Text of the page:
Thousands of gannets and glorious views
The high cliffs of Troup Head provide a spectacular setting for Scotland’s only mainland gannet colony.
In spring, tens of thousands of seabirds return to the cliffs. Alongside the majestic gannets, thousands of kittiwakes, guillemots and razorbills, along with several other species, including puffins breed here. Wildflowers bloom on the clifftop grassland including the beautiful pale blue of spring squill and later in the year the cliff-top is swathed in pink and white from thrift and campions.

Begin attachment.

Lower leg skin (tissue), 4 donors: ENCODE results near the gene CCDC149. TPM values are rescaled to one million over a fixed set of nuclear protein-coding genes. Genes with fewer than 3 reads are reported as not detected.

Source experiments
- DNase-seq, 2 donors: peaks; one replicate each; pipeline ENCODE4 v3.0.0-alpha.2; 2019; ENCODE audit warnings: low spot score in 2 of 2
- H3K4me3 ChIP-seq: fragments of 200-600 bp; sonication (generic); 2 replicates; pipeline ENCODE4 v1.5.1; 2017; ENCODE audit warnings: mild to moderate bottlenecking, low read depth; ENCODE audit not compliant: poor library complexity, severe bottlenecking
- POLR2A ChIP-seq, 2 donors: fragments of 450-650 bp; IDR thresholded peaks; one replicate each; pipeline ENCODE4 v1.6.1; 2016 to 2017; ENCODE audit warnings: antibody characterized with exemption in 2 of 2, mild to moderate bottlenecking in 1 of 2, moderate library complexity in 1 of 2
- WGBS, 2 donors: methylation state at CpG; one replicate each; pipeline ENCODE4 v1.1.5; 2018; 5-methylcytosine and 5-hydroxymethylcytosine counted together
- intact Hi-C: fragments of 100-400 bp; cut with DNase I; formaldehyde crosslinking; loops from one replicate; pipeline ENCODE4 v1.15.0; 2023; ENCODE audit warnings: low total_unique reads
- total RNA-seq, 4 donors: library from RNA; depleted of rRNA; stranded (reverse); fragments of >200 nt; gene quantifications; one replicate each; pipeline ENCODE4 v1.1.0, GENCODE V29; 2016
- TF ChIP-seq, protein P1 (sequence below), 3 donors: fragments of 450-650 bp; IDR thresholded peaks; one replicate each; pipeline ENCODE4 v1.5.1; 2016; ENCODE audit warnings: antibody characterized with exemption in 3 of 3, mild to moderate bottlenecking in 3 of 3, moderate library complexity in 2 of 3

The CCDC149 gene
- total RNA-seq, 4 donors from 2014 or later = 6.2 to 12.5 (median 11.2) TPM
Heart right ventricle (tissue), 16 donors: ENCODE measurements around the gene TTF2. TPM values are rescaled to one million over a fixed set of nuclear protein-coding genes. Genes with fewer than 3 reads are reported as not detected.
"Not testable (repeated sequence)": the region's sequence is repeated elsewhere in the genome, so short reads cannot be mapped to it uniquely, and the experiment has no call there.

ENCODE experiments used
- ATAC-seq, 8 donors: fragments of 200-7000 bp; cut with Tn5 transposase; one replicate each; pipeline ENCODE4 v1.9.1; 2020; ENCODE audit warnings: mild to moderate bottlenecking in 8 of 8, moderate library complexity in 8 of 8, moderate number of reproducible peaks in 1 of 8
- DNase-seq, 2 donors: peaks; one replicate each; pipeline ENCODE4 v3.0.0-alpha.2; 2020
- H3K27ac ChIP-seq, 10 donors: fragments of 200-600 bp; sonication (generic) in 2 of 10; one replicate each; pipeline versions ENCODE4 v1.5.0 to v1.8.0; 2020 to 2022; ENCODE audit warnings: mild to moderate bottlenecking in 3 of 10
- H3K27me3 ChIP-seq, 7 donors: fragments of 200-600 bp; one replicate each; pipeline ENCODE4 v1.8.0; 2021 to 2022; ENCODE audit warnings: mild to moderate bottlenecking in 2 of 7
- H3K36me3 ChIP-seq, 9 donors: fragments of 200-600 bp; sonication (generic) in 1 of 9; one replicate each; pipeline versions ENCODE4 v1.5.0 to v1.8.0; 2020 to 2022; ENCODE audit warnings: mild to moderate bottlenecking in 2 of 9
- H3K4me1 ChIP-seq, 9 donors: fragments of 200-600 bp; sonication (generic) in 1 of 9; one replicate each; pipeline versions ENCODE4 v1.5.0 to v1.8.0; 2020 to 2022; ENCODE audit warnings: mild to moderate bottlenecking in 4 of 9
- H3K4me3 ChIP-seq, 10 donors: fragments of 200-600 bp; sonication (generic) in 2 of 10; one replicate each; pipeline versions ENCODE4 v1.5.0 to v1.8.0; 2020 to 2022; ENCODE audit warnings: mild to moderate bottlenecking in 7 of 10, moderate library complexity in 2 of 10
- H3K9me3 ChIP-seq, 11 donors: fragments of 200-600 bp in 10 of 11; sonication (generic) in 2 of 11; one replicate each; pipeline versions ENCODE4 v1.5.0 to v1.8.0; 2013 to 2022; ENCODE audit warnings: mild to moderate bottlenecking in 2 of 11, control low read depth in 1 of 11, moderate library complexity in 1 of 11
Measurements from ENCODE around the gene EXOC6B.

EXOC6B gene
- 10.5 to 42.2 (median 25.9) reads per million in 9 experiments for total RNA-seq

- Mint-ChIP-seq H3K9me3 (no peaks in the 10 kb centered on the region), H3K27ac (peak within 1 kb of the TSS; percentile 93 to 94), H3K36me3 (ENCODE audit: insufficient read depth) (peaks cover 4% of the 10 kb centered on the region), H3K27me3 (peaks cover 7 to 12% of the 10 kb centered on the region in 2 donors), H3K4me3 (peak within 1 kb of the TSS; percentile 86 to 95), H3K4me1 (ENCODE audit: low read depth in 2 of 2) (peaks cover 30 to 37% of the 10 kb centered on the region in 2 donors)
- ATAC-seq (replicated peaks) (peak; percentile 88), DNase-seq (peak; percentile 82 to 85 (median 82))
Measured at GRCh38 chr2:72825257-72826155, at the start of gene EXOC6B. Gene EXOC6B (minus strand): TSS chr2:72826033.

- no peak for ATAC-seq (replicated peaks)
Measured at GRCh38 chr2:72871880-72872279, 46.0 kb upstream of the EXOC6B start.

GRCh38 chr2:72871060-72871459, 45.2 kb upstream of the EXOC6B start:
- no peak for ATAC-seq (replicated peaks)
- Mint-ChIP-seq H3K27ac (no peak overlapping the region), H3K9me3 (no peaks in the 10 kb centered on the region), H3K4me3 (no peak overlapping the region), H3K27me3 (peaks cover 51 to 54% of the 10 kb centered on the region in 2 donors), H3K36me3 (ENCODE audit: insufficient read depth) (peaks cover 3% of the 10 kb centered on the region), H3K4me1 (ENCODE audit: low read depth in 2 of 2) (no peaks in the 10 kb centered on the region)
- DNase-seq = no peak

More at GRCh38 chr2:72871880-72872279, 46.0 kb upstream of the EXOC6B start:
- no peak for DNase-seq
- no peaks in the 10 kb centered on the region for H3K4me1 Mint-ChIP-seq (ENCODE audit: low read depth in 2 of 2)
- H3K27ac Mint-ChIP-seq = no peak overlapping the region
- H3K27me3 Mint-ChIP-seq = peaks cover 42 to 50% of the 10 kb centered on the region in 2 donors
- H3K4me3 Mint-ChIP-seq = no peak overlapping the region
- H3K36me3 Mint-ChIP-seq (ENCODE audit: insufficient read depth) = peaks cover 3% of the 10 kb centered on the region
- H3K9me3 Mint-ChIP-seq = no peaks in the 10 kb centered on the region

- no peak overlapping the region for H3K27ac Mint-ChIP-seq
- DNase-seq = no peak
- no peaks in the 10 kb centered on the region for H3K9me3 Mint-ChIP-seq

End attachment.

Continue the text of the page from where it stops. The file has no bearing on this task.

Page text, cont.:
By summer, fulmars, gannets, guillemots, razorbills, kittiwakes and herring gulls cram on to the cliffs while smaller numbers of puffins nest in burrows or crevices. Shags, eiders and the occasional great skua can often be seen just offshore along with common and grey seals. While, further out to sea, you may even be lucky enough to see porpoises, minke whales or bottle-nosed dolphins.
Please take care on the unprotected cliffs. Paths can be muddy, so dress appropriately.
For more information on accessibility at this reserve please visit: https://www.accessibilityguides.org/content/rspb-scotland-troup-head
This nature reserve is important for wildlife. RSPB Scotland welcomes responsible access, in line with the Scottish Outdoor Access Code. Dogs should be kept under close control due to the exposed cliff edges and nesting birds.